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I have just got hold of an assembled Gertboard, and I'm thinking of various useful things I can do with it...

I happen to work in a neuroscience lab where we use a lot of equipment that can be controlled with 5V TTL pulses, and I really like the idea of using the Raspberry Pi and Gertboard to automate some of my protocols, perhaps even remotely triggering experiments and logging data over the internet.

However, I realise that the Gertboard's buffered I/O is all 3.3V, although I see that there are 5V pins available the board. I was wondering whether there is some hacky way to trigger a 5V output from the Gertboard without getting an extra logic level converter? I'm not concerned with 5V input at the moment.

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Yep you can, you need to use the 'Open Collector Driver'. These are described in on page 19 in the documentation, here an little excerpt:

The Gertboard uses six ports of a ULN2803a to provide open collector drivers. These are used to turn off and on devices, especially those that need a different voltage or higher current than that available on the Gertboard and are powered by an external power supply. The ULN2803a can withstand up to 50V and drive 500mA on each of its ports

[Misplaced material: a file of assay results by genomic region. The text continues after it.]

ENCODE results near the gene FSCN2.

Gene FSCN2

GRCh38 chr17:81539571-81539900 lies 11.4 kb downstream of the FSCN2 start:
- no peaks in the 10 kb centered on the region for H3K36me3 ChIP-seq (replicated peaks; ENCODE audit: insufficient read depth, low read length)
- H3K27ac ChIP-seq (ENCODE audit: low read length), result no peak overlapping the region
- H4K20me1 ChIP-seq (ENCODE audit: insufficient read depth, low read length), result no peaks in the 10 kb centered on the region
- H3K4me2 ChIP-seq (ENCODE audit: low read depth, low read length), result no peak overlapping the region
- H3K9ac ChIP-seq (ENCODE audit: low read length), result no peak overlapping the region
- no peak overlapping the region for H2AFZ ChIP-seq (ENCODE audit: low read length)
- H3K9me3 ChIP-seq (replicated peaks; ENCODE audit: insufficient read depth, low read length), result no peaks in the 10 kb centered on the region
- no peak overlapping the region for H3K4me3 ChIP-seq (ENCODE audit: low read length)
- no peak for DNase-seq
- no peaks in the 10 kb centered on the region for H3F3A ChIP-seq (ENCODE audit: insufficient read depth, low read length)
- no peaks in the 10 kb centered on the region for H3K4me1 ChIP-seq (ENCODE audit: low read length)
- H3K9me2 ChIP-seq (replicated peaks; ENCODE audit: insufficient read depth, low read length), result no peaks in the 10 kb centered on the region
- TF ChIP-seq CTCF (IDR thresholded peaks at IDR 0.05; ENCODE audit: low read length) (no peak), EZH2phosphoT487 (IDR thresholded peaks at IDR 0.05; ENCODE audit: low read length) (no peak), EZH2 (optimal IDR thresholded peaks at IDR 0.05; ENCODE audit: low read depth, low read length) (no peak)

If you use the 5V from your external device as an input for the RPWR pin and use the ground pin situated just above it for the GND of your external device. The pins of the ULN2803a are then able to pull this external supplied signal to 0V, creating a 5V (TTL levels) output signal.

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Yeah, I thought about doing something like that, except using a pin on the J24 header on the Gertboard as my 5V power source, but the open collector driver didn't behave as I was expecting. I'm sure I'm misunderstanding how OCDs work in a basic way, and I wonder if you could set me straight? I tried strapping the J24 5V pin to an RPWR pin, then measuring the voltage across RLY1 and GND pins on J6 and record 0.05V. I expected that when I send 3.3V to the RLY1 pin on J4, I would measure 5V across RLY1 and GND on J6, but instead I measure only 0.59V. –  ali_m Feb 1 '13 at 2:15
    
These pins work in inverse, so put a high level on the input a low level will output (because they can only pull down the used RPWR voltage). What do you measure when you send a logical 0 to the port??? –  ikku Feb 1 '13 at 10:47
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